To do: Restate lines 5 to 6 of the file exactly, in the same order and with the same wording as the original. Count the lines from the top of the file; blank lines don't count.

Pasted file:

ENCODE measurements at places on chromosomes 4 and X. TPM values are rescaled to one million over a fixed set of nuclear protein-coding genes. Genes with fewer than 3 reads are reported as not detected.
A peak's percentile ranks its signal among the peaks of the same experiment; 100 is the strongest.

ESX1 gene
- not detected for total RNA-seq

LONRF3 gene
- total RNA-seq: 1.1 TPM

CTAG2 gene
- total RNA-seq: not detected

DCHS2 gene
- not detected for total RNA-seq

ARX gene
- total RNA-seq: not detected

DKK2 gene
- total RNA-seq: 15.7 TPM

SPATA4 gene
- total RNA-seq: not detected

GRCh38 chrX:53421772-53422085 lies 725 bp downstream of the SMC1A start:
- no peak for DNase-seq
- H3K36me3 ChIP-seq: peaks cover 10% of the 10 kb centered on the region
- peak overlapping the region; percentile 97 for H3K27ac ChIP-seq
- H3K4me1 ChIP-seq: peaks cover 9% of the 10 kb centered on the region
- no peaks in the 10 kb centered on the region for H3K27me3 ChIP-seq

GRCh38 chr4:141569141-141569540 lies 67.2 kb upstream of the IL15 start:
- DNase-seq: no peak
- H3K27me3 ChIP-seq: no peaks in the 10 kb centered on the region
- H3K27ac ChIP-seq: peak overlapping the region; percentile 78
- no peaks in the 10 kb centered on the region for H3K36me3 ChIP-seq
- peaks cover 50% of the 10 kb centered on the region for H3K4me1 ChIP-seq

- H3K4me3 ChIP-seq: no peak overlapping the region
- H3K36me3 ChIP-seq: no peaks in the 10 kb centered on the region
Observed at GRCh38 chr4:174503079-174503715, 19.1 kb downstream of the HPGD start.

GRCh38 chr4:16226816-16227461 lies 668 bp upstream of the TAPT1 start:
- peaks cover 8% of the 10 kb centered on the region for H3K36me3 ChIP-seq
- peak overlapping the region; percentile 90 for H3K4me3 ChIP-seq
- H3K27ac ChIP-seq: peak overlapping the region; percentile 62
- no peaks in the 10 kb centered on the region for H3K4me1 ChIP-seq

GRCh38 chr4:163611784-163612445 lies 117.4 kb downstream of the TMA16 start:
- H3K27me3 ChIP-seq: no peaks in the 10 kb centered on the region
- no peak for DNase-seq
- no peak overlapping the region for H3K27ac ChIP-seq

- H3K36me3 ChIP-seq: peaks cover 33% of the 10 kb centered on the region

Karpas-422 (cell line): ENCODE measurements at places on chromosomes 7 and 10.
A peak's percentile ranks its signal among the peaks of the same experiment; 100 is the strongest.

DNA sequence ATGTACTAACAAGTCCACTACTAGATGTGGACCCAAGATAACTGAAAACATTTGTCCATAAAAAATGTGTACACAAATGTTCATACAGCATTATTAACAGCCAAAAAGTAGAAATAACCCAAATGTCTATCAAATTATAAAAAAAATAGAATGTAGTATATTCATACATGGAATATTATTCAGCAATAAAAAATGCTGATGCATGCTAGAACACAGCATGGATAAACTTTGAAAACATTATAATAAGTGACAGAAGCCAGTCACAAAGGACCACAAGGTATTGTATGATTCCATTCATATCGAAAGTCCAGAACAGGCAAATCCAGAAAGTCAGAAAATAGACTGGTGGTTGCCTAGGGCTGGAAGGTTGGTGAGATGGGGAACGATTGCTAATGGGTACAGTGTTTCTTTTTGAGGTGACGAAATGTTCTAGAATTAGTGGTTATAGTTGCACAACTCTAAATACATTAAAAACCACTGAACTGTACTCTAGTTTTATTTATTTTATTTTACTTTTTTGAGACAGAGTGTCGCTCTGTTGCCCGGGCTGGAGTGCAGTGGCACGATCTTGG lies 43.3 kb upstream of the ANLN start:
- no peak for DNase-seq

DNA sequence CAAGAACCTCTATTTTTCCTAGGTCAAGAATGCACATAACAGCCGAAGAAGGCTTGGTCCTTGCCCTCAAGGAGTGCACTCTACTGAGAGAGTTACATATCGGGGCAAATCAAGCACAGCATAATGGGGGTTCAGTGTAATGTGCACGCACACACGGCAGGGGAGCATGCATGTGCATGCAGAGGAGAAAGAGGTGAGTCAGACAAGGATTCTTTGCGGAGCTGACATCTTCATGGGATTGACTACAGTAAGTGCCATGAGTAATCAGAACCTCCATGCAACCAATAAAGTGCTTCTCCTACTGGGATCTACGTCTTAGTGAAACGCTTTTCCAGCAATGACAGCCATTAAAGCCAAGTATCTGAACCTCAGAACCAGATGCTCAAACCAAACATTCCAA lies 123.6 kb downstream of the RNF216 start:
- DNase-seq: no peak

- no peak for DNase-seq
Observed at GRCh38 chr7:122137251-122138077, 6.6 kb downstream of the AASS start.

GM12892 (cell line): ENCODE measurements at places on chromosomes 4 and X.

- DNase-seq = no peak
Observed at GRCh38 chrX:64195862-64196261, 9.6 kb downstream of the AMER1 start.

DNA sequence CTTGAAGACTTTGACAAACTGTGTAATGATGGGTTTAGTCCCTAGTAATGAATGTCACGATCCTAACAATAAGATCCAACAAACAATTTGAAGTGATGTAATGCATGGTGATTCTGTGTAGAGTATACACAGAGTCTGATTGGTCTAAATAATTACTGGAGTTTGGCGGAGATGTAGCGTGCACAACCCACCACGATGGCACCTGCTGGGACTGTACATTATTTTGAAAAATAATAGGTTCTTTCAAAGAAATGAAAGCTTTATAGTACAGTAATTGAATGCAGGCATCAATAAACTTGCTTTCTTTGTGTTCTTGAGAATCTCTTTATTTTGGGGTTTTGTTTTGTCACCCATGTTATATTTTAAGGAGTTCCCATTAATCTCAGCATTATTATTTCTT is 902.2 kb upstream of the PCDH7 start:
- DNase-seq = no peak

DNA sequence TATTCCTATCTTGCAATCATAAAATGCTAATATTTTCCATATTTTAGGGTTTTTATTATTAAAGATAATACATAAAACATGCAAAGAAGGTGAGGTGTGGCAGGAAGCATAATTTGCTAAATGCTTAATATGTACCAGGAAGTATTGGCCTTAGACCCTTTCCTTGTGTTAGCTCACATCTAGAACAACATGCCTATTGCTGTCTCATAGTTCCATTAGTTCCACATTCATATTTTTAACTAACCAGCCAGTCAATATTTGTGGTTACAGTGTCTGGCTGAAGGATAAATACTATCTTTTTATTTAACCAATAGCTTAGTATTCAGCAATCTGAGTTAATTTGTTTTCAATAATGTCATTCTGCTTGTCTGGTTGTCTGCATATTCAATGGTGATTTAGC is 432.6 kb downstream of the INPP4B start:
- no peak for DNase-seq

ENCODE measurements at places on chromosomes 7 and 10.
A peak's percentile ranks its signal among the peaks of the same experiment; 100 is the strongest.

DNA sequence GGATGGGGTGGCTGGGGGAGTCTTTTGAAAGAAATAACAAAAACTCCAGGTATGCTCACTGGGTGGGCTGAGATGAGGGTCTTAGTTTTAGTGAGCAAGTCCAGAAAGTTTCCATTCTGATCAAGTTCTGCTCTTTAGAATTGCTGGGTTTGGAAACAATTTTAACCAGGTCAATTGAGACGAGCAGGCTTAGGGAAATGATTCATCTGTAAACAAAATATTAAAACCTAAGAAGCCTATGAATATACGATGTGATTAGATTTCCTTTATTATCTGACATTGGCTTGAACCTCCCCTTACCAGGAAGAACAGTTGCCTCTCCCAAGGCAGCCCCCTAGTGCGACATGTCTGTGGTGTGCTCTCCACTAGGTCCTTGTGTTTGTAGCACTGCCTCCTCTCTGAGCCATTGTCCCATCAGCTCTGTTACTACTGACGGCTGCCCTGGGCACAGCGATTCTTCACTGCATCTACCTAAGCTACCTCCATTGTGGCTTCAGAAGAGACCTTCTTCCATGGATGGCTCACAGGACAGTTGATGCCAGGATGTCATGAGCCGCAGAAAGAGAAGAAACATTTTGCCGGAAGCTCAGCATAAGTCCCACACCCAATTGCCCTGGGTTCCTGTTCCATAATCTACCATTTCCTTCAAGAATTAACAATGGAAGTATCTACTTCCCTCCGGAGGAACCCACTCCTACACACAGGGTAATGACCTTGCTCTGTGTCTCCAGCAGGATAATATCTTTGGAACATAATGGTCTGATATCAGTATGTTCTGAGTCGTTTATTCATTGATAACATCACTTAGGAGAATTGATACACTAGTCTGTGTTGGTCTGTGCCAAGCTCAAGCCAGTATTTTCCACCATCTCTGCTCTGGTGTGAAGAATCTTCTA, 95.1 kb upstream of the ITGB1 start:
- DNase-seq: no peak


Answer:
LONRF3 gene
- total RNA-seq: 1.1 TPM